My friends at ConsumerLab.com have a great update on the COVID vaccine and all the allergies you’ve been hearing about. Below are some details. I use this information to answer questions my patients have about taking th COVID vaccine with a history of allergies to anything.
But first, today’s news on the risk of an severe allergic reaction:
CDC reports 21 cases of anaphylaxis following administration of Pfizer’s coronavirus vaccine
USA Today reports that in early data, the CDC “detected 21 cases of anaphylaxis, a severe allergic reaction, after receiving the Pfizer-BioNTech COVID-19 vaccine,” according to the agency’s Morbidity and Mortality Weekly Report.
Dr. Nancy Messonnier, director of the CDC’s National Center for Immunization and Respiratory Diseases, said there were 21 cases out of 1,893,360 doses administered between December 14 and December 23, meaning there were 11.1 cases of anaphylaxis per 1 million vaccinations.
Dr. Messonnier said while this is a higher rate of anaphylaxis than is typical with the flu vaccine, 1.3 cases per 1 million doses, the rate for the coronavirus vaccine means it is still considered a rare outcome.
Reuters reports the CDC also reported a single case of anaphylaxis in an individual who received Moderna’s coronavirus vaccine. The agency said it will continue carefully monitoring allergic reactions to the coronavirus vaccines made by Pfizer and Moderna.
A history of allergic reactions: The Advisory Committee on Immunization Practices (ACIP) of the CDC recommends the following contraindications and precautions for people with a history of allergic reactions:
- Those who have a severe allergic reaction to the first dose of the COVID-19 vaccine should not receive a second dose.
- Those who have a severe allergic reaction to any ingredient in the mRNA COVID-19 vaccines should not be vaccinated unless an allergist-immunologist has determined that the vaccine would be safe for that individual. To find out more about the ingredients in these vaccines, see the Consumer Lab table.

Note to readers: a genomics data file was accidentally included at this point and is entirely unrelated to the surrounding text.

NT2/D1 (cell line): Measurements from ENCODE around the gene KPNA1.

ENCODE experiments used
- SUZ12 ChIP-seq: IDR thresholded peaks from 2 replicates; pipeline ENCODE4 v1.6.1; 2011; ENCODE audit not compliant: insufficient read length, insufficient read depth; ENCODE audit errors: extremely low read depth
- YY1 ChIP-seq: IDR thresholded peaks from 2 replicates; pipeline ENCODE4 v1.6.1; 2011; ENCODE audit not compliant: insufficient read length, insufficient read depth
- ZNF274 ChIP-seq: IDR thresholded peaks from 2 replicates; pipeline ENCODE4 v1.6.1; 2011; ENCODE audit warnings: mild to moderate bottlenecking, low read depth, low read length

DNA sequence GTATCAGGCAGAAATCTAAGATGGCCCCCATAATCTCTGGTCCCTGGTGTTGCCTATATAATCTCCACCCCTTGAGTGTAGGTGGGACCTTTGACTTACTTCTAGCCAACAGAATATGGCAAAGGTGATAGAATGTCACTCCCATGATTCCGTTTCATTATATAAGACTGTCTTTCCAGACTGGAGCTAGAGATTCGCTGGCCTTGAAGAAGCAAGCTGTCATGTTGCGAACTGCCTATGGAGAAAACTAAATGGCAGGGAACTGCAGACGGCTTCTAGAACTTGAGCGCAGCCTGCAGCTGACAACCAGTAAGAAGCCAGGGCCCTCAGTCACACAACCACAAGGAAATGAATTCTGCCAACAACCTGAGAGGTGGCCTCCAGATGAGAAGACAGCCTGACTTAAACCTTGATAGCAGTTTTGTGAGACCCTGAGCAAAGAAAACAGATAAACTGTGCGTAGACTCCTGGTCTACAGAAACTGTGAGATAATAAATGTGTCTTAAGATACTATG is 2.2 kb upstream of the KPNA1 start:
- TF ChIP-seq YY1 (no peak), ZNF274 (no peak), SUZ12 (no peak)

- In particular, people should not receive the COVID-19 vaccines if they have a known severe or immediate allergic reaction to PEG. This ingredient is included in both the Pfizer and Moderna vaccines. Although it is still unclear which of the vaccine components have caused the reported severe allergic reactions in people who were vaccinated, some experts have speculated that PEG may be the cause (de Vrieze, Science 2020).
- Keep in mind that PEG is already an ingredient in numerous other medicines, including certain laxatives (e.g., MiraLAX) and bowel preparations for colonoscopies, as well as certain injectable contraceptives (e.g., Depo-Provera), steroids (e.g., injectable methylprednisolone), and some chemotherapy drugs (e.g., Doxil).
- The PEG in many of these medicines is higher molecular weight (i.e., a bigger molecule) compared to the PEG in the vaccines, and there is some evidence that the risk of sensitization is higher with higher molecular weight PEG (Castells, N Engl J Med 2020).
- Due to potential cross-reactive hypersensitivity, people with known allergies to PEG-like molecules such as polysorbates should also not receive the vaccines unless an allergist-immunologist has approved the vaccination.
- Polysorbate 80 is an ingredient in the AstraZeneca COVID-19 vaccine, which is already in use in the U.K. and may be authorized in the U.S. in early 2021.
- In addition, polysorbate 80 is in other adenovirus-based vaccines such as certain Tdap (diphtheria, tetanus, pertussis), hepatitis A and B, HPV (human papillomavirus), influenza, meningococcal, pneumococcal, and rotavirus vaccines, as well as one of the shingles vaccines (CDC, Vaccine Excipient Summary).
- People who have had anaphylaxis to any other vaccine or injectable therapy should be counseled by their healthcare professional on the unknown risks of developing a severe allergic reaction to help weigh the risk and benefits.
- If they choose to be vaccinated, they should be observed for 30 minutes afterward.
- No contraindications or precautions:
- People with
- food allergies,
- pet allergies,
- allergies to medicines taken by mouth,
- environmental allergies, or
- latex allergies
- may receive the COVID-19 vaccines.
- food allergies,
- People with a history of anaphylaxis due to any of these causes should be monitored for 30 minutes after vaccination.
- People with a history of allergic reactions but not anaphylaxis should be observed for 15 minutes after vaccination.
© Copyright WLL, INC. 2021. This blog provides a wide variety of general health information only and is not intended to be a substitute for professional medical advice, diagnosis, or treatment from your regular physician. If you are concerned about your health, take what you learn from this blog and meet with your personal doctor to discuss your concerns.
- People with